So what is holding us back from bending the curve of historical manufacturing production that I
first showed you and extending our recent superior performance on the manufacturing front?
The Journal article I just mentioned noted inhibiting factors such as a shortage of skilled workers
and the draw of growing markets like China, India and Brazil for plant location. And of course
there’s the slowdown in Europe and in some emerging markets. But the article skirted the most
vexing and self-inflicted inhibitor of all: fiscal and regulatory policy of the gang that can’t shoot
straight in Washington.
I have spoken of this for years.
The Constitution unambiguously gives the Congress of the United States control of the fiscal
purse strings. Yet all they have done under both Republican and Democrat presidents and the
leadership of both parties in the upper and lower houses is spend and regulate with abandon.

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Let’s cut to the chase: The remaining obstacle to being the absolute best economy for
manufacturers and other businesses, bar none, has been fiscal and regulatory policy that seems
incapable of providing job-creating manufacturers and other businesses with tax, spending and
regulatory incentives to take advantage of the cheap and abundant fuel the Fed has provided.
After recovering most of the losses from the Great Recession, manufacturing growth has, on net,
decelerated in the last two years. Ask any manufacturer what holds him or her back and they will
tell you that they can’t operate in a fog of total uncertainty concerning how they will be taxed or
how government spending will impact them or their customers directly. And as to asking their
opinion of the impact of regulation on their businesses—from the Affordable Care Act to the
thousands of other regulations enumerated in the Federal Register—don’t even go there, unless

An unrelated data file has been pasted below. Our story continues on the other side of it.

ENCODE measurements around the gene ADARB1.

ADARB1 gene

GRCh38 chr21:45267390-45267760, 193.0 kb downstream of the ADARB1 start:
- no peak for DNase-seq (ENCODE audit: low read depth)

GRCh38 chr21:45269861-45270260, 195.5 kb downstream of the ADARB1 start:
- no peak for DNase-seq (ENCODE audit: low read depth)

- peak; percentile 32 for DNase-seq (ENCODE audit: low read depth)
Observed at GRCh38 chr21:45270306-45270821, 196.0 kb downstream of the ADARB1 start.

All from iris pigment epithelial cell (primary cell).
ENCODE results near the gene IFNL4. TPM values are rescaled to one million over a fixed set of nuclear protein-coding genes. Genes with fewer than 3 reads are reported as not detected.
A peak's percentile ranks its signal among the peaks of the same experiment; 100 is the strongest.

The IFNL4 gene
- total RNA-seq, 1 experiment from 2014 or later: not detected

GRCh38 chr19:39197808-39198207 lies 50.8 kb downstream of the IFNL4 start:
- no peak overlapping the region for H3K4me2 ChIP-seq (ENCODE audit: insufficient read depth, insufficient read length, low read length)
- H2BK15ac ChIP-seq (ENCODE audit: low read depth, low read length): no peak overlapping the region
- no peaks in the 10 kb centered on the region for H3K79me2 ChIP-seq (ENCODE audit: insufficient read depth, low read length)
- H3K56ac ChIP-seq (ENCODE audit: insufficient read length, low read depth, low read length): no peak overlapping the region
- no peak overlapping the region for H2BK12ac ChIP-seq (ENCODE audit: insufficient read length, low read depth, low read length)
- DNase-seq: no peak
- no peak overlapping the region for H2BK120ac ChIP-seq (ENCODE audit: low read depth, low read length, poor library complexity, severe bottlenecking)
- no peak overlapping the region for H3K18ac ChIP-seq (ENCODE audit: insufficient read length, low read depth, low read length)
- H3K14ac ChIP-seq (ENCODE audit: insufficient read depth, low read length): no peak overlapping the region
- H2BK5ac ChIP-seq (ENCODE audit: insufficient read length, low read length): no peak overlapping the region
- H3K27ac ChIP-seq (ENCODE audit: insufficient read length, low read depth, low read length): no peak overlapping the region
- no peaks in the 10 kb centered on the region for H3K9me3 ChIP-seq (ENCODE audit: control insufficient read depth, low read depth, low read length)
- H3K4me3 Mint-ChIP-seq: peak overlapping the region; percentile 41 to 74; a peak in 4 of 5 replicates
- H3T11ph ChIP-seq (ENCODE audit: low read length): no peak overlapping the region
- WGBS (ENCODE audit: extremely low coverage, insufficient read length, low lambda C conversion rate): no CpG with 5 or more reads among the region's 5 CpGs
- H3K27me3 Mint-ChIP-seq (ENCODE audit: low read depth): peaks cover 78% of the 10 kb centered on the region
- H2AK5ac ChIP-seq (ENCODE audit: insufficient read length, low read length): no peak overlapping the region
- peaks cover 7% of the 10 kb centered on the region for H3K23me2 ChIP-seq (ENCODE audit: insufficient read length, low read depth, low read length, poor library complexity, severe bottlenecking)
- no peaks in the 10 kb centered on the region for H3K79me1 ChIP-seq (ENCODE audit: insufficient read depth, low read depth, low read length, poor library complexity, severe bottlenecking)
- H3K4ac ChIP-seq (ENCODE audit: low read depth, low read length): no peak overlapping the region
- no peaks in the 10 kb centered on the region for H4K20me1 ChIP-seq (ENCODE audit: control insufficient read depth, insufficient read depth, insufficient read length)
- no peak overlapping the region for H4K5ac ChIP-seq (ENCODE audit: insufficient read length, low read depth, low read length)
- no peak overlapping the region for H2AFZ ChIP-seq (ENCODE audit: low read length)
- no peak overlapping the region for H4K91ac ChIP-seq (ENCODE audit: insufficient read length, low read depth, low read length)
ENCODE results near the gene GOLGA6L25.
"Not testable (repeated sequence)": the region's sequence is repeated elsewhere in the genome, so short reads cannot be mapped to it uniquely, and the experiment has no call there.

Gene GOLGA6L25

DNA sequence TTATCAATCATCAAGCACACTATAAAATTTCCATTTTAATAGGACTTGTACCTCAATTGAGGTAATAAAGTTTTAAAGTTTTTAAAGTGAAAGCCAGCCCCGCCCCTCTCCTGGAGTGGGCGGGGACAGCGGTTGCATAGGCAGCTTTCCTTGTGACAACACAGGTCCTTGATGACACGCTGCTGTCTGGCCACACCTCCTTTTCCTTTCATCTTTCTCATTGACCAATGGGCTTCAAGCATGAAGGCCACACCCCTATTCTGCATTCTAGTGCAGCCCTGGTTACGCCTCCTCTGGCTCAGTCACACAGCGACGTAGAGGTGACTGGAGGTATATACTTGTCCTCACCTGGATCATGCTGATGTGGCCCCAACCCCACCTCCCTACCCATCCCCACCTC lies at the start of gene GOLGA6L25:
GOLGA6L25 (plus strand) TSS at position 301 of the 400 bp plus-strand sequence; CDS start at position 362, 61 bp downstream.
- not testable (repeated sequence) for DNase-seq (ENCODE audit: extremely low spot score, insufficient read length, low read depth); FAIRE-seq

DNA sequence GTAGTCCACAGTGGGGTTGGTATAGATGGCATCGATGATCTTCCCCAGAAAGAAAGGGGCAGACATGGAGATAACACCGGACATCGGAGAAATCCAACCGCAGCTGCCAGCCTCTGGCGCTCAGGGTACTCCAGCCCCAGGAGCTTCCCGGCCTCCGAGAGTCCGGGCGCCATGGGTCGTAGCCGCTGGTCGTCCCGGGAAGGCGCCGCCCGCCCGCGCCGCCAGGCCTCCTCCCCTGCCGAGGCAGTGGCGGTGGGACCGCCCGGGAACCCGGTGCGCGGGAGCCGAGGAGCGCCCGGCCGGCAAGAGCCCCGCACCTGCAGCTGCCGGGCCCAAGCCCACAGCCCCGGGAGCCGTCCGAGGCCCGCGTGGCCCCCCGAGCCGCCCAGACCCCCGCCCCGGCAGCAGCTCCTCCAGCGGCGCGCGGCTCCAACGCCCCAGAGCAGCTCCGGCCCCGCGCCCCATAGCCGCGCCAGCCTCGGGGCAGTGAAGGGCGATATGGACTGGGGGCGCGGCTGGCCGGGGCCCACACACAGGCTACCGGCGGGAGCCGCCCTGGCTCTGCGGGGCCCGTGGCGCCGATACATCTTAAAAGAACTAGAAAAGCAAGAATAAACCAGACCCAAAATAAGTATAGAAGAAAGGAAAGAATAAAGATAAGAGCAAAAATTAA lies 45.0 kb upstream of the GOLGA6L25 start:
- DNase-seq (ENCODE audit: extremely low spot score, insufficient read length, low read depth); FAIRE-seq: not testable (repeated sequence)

you delight in hearing profanities. I thought my college classmate Tom Stemberg, the founder of
Staples, was remarkably constrained in his Wall Street Journal op-ed piece today as he pointed
out that the 50,000 jobs he created from scratch might never have occurred under what he called
today’s “blizzard of bureaucratic red tape.” 3
We needn’t be condemned to the glue factory. American companies publicly held and private—
large, medium and small—have taken advantage of the cheap and abundant money made
available by the Fed’s very-accommodative monetary policy to create lean and muscular balance
sheets. In response to the deep recession and the challenges of fiscal and regulatory uncertainty,
they have rationalized their cost structures and ramped up productivity, leveraging IT, just-intime inventory management and new production structures to the max. Their workers are more
productive than ever.
I believe American manufacturers today have the potential, far and away, to be the most efficient
operators in the world. We have countless manufacturers in every sector of goods production and
assembly that are the equivalent of the Secretariats, Man o’ Wars, Citations, Seabiscuits or any
great thoroughbred that has ever graced the track. They just need to be let out of the starting gate.
That gate is controlled by Congress, working with the president. If they would just let ’em rip,
we would have an economy that would take off. Instead of settling for being the “best-looking
horse in the glue factory,” we can become the wonder-horse that outpaces the rest of the world,
putting the American people back to work and renewing the unparalleled magnificence of
American prosperity.
Here is an image I want engraved in your minds. It is of Secretariat winning the Belmont Stakes
by 31 lengths in 1973, leaving his competitors in the dust.

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Secretariat Winning 1973 Belmont Stakes by 31 Lengths

© Bob Coglianese

I want our manufacturers to be Secretariats, beating out the rest of the world by a stunning
margin. We can do it. We must do it. We must insist that Congress practice a little
Schumpeterianism of its own: throwing out old, counterproductive fiscal and regulatory policies
and ushering in new ones that unleash job creators from the starting gates. Then we will
experience a “massive success.” And as Old Blue Eyes said, that massive success will be “the
best revenge”—sweet revenge, indeed, on those who say that a true renaissance of American
manufacturing is beyond our reach.
Thank you.

1

An alternate measure of output, called the value-added production series, shows that manufacturing output has
nearly recovered its prerecession level.
2
See remarks before the Ninth Annual Redefining Investment Strategy Education Forum, Dayton, Ohio, March 26,
2009, www.dallasfed.org/news/speeches/fisher/2009/fs090326.cfm.
3
“A New Law to Liberate American Business,” by Thomas G. Stemberg, Wall Street Journal, Aug. 22, 2013, p.
A15.